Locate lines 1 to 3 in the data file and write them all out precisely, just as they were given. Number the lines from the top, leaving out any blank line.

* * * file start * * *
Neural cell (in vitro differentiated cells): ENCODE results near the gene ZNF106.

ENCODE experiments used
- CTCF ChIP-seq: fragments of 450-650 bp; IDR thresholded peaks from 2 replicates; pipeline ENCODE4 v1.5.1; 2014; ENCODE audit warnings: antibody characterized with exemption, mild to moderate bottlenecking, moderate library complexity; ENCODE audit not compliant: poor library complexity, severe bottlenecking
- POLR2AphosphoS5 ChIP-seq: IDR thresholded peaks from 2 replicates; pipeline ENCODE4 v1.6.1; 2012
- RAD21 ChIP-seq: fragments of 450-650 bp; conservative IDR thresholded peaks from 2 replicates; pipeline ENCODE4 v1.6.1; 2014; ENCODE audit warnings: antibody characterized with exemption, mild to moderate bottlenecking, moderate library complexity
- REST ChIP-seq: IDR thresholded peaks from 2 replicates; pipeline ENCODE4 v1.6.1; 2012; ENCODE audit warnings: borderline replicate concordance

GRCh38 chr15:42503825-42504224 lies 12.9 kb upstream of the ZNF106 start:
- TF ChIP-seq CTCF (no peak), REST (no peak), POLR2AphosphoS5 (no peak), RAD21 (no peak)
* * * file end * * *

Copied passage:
Neural cell (in vitro differentiated cells): ENCODE results near the gene ZNF106.

ENCODE experiments used
- CTCF ChIP-seq: fragments of 450-650 bp; IDR thresholded peaks from 2 replicates; pipeline ENCODE4 v1.5.1; 2014; ENCODE audit warnings: antibody characterized with exemption, mild to moderate bottlenecking, moderate library complexity; ENCODE audit not compliant: poor library complexity, severe bottlenecking